Cock of the credit union

Television - Andrew Billen welcomes a writer as he comes into his own with a superb drama

Ivy, a fossilised crone with hair like bleached candyfloss, is making a royal departure from the concrete fortress of her council estate. The crowds that follow her are chanting, "Viva Espana". Ivy is waving her umbrella in the air. "Packed your condoms?" a voice cries. It is a day of celebration. Jim has fixed it for her to fly to Palma and take a holiday with her sister - "our last chance to really see each other" - and Ivy is off.

Actually, it is not Jim who has worked the magic, but a credit union set up by the residents themselves, so sick are they of being in hock to the local loans agency R S Manors, with interest rates that swell at an APR of 250 per cent. Lent the money for her flight, Ivy is one the early jewels in the credit union's crown, an emblem of a depressed community's fight back to solvency and of the return of its compassion. There is just one flaw in the fairy tale. In Majorca, Ivy does a bunk and refuses to repay the money.

Ivy's story was the merest sub-plot in Tony Marchant's involving Never Never, a two-part, three-hour drama shown on Channel 4 (Sunday 5 and Monday 6 November), but it carried all the work's themes. Should you trust your neighbour? What price self-belief? Can business ever be moral? Does poverty kill decency? It may be better to light a penny candle than curse the dark, but Marchant discovered in a self-policing credit union a perfect means of illuminating the inner city, warts and all.

His hero was John Parlour, charismatically played like a young Tony Parsons by John Simm (from The Lakes). At the start, John is the star turn of R S Manors, a charmer who can sell two ironing boards to homes without an iron. He is far from the hated figure he deserves to be, but he pushes one customer too far - a fanciable single mother, Jo Weller (the brilliant Sophie Okonedo). Unable to repay him, Jo organises her brother to mug John one night.

John wakes up in hospital with a limp and a fractured skull, but minus a spleen and the money he had collected. His boss reckons he has also lost his nerve, so he is soon out of a job and out of his flat, too. Thanks to the mechanics of the plot, he finds himself living on the estate off which he once leached. Under the wing of the social worker Martin (Adam Kotz), his rival for Jo's affections, John sets up a credit union and it grows like Topsy. By the end, it has taken over the premises of one of those many high street banks that have retreated to call-centres. Anthony Hopkins will soon be making its adverts.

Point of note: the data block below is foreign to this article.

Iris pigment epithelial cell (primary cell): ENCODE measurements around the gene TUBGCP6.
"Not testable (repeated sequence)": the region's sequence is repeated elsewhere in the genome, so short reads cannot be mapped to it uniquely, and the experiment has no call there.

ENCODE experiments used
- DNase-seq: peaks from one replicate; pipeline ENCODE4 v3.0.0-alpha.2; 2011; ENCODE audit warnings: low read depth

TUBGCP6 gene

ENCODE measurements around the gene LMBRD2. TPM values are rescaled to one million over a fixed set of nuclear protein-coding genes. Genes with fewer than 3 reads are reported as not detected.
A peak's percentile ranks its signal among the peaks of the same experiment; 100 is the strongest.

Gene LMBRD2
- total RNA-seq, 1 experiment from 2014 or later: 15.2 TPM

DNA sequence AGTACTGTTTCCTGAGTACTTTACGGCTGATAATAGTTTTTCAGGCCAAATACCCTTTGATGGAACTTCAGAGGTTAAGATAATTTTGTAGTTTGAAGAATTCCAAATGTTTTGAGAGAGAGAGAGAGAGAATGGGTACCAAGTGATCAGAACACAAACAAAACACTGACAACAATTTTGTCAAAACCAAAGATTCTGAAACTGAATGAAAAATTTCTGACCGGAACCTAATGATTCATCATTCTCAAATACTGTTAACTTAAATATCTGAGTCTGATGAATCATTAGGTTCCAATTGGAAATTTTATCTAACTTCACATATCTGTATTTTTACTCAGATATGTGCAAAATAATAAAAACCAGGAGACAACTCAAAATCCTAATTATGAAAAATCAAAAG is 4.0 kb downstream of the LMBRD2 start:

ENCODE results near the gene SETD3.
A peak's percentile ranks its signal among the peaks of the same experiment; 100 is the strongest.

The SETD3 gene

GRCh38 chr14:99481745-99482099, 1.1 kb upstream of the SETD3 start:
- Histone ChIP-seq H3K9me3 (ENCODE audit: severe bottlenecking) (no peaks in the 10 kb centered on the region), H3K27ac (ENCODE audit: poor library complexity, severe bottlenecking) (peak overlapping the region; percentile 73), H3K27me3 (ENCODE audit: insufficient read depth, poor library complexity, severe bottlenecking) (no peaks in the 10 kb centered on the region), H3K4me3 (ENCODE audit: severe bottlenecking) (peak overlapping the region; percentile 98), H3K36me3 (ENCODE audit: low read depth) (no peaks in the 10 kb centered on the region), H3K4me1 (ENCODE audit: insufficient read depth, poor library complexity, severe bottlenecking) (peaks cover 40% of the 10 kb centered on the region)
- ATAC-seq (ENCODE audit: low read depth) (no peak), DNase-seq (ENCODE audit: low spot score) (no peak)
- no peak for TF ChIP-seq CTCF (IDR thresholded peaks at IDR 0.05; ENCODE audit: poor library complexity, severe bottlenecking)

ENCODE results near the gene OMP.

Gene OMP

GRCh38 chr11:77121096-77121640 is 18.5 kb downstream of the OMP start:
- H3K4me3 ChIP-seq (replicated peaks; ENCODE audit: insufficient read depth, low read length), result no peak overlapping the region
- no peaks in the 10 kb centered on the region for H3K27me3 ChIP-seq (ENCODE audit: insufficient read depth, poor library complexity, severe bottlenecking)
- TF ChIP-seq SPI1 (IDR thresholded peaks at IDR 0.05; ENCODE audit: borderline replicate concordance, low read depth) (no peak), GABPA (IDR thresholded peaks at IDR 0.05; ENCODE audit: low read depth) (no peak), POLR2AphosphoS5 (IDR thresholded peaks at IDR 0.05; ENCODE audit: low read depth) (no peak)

Yet his second chance brings John much woe. He discovers, rather late in the day, that it is Jo, by now his lover, who masterminded his mugging, and he goes on a drunken binge on the streets. (He drinks from a can hidden in a brown paper bag; maybe he has been watching too many American films.) He forgives her, but he is tougher, wiser and more cynical about people thenceforth. By the end of the drama, he is screwing a clerk, and his relationship with Jo has been reduced to what it was at the beginning: he doles out loans and she gratefully accepts them. He sacks the credit union's muddly old accountant, telling him that the union is not there to make him feel like "a competent human being". He even turns to violence, which he never did in his old life, punching out a bad debtor with the words: "I had a mandate." John the debt collector was actually a nicer person than John the community banker. His spleen has grown back.

The jerky camera-work had its moments of poetry - before John is attacked, he is followed down endless stairs and ramparts as if he is descending into hell - and there was some fine acting: it was especially good to see Ruth Sheen, from Mike Leigh's High Hopes. But although John and Jo's romance was highly realised, Marchant did not fully dramatise enough secondary relationships - the sexual and class rivalry between Martin and John, for example. John's ex-boss, Bruce Gayle (Michael Jackson), was a jolly good villain, but Marchant's other attempts at inventing Dickensian grotesques - Ivy apart - remained sketchy, such as with Bob the Murderer (played by Jake Nightingale). Yet if it was blank naturalism he was after, Marchant's director, Julian Jarrold, failed to produce the rock-bottom realism of estate life shown in Tony Garnett's The Cops.

Intellectually, I was left trying to place Marchant. What he portrayed was working-class ignorance, venality and incompetence - but I felt that, unlike Emile Zola, who nobly buried himself in the French underclass and emerged horrified by it, Marchant was not moved by his subject. Indeed, it was unclear exactly what his attitude was. Ken Loach - that great, Hardyesque determinist - would have had the new bank fail, for as flies to wanton boys are we to the gods of capitalism. The system would be blamed for the moral defects of its products. But Marchant assumed almost no political stance: the City executives who handed over control of their bank were rather good chaps.

But never mind if Marchant is no Zola, no Dickens, nor even a Loach or a Garnett. Comparisons are odious. With Never Never, Marchant - sometimes an exploitative writer, but not here - comes into maturity.

Andrew Billen is a staff writer on the London Evening Standard

Andrew Billen has worked as a celebrity interviewer for, successively, The Observer, the Evening Standard and, currently The Times. For his columns, he was awarded reviewer of the year in 2006 Press Gazette Magazine Awards.

This article first appeared in the 13 November 2000 issue of the New Statesman, The New Statesman Essay - The fall of civic culture